The media plays an important role in how investors look at current information and how our opinions are shaped based on the information they provide. Information constantly streams into homes, offices and even cell phones via television, newspapers, magazines and the internet. The information can be overwhelming and hard to understand, and determining whom to trust can be confusing. When taking in the financial news, it's important to be able to decipher and distinguish fact from opinion, determine any potential conflict of interest from those reporting the information, and know where to get the best information. Read on to find out how.
Question the Sources
The business of financial news is exactly that: a business. Many of the companies that provide financial news are publicly held companies that are beholden to their shareholders to make a profit. Even if you pay for the information via a subscription, these sources sell advertising space in the same effort to make a profit. This makes the financial media industry just like any other industry answering to shareholders, advertisers and readers.
Question the Authors
One of the ways to qualify a news topic on TV, in print or on the internet, is to take a look at the author. If the information consists of straight facts like the close of the markets or what the Federal Reserve Board (FRB) decided to do at its last meeting, you are probably getting hard news. If the information includes any type of opinion or forecast or makes generalizations about the markets or the economy in general, take a look at the author and his or her qualifications and past reports, especially if you plan on taking some action based on the information. Most importantly, look for conflicts of interest, especially if the writer is presenting opinions or forecasts. It's in the best interest of economists, strategists and representatives of financial services firms to promote good feelings about the markets because investors' moods can have significant impacts on market direction.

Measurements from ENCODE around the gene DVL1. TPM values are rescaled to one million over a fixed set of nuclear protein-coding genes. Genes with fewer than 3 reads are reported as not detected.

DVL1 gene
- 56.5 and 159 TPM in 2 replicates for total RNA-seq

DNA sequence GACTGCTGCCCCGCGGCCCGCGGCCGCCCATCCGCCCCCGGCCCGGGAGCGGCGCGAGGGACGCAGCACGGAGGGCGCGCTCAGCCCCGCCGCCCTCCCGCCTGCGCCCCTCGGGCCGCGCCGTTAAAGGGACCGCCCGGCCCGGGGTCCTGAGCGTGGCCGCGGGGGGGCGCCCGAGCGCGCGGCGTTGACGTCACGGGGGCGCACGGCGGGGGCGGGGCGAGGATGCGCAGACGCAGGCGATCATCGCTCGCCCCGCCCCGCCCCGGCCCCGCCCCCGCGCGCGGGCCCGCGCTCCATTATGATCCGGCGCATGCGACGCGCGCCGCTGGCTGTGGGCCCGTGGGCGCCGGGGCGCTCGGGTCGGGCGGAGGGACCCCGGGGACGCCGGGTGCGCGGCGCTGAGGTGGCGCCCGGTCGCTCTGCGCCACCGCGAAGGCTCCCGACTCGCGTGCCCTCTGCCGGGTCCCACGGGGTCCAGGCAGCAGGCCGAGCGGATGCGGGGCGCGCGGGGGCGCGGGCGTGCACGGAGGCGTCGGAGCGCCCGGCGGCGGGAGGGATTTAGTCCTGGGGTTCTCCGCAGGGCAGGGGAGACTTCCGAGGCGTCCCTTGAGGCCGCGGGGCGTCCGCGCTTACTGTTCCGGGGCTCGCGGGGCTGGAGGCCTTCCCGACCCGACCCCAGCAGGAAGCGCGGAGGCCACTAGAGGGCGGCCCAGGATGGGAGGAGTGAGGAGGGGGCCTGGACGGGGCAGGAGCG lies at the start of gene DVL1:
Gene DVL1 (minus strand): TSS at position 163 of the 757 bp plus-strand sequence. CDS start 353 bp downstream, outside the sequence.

Dissemination and Speed
While there is no direct connection between the speed at which information is disseminated and volatility in the stock market, it is possible that the two are correlated. Figure 1 shows the number of days in which the daily S&P 500 volatility exceeded 2% after the Great Depression era. It did not rise significantly again until the late 1990s, a period that coincides with some significant changes in the investment market, including an increase in information available from TV and the internet. (For more on this subject, read Volatility's Impact On Market Returns and Tips For Investors In Volatile Markets.)
Where to Turn for News
Finding straightforward information is a process of screening the available sources and choosing the right source for the information you need. For daily news, stick to the facts and try not to dwell on the latest prognosticators being interviewed on the floor of the stock exchange. They are usually just providing their opinion on what to buy or sell for the day and unless you are an active trader, this information is not helpful for long-term investing. For economic forecasting, look for industry leaders that stick to longer-term forecasts based on hard data and time-tested tools; there is a considerable amount of speculation built into short-term forecasting. Try to block out the hype on the internet. It's very easy to chase the latest hot stock or fund based on the most recent advertising, but this isn't a smart investment strategy. (For related reading, see Economic Indicators For The Do-It-Yourself Investor and Leading Economic Indicators Predict Market Trends.)
As we advance in our information-rich environment, it is important to take a hard look at the information available to determine the best sources upon which to base long-term decisions. A good rule is to avoid sources that seem more like entertainment and hype and focus on factual reports. Choose your sources based on the type of information they provide and the qualifications of the provider and try to avoid any with conflicts of interest. Stick to sources that have future investment horizons beyond just the following week. Most importantly, seek out multiple sources and use your own judgment before making investment decisions.